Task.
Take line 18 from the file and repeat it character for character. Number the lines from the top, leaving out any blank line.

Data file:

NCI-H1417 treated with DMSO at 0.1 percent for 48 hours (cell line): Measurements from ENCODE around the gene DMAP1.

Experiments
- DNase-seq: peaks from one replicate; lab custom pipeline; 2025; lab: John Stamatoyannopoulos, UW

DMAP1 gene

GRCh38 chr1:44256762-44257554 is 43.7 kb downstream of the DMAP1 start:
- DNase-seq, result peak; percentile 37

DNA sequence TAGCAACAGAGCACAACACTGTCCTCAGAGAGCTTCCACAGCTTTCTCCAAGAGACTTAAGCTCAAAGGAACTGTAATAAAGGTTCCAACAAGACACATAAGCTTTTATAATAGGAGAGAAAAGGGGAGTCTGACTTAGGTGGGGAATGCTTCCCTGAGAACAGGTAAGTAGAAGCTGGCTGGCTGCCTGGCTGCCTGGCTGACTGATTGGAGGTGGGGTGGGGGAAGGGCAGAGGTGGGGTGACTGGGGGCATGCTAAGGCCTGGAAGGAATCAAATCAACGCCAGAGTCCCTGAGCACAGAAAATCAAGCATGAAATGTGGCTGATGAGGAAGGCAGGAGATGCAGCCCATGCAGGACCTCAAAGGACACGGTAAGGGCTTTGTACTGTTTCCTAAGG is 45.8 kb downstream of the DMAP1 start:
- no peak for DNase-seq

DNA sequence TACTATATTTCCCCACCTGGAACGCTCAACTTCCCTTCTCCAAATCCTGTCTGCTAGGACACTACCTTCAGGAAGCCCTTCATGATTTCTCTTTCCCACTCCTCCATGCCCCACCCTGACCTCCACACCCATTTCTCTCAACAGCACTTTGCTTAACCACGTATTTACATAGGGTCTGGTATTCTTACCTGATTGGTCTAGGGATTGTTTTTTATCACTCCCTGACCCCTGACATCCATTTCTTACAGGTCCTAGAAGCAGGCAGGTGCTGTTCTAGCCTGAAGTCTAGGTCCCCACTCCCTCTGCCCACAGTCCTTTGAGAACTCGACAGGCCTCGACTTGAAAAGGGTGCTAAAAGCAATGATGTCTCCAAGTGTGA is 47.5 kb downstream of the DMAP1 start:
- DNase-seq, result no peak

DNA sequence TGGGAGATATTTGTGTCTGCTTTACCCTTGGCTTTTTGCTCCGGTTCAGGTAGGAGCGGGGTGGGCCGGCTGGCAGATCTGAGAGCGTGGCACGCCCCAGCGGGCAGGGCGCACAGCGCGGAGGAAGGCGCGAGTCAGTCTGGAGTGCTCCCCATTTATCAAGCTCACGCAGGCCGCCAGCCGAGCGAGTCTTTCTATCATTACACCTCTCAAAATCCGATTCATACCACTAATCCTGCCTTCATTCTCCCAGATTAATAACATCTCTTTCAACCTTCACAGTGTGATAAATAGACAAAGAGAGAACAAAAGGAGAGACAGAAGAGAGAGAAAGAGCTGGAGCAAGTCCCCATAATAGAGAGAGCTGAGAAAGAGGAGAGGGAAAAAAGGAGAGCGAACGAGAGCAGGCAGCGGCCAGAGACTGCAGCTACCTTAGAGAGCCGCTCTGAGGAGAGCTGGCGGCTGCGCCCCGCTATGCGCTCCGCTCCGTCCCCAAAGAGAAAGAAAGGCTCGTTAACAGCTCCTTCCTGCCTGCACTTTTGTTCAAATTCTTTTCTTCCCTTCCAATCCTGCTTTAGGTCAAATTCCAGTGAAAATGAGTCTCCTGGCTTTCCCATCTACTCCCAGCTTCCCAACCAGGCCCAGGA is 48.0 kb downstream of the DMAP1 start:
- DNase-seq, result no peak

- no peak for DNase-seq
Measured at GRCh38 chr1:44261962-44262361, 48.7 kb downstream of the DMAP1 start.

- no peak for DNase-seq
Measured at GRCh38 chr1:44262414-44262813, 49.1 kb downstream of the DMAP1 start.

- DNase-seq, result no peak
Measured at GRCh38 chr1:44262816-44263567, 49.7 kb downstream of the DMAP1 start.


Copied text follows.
Measured at GRCh38 chr1:44262816-44263567, 49.7 kb downstream of the DMAP1 start.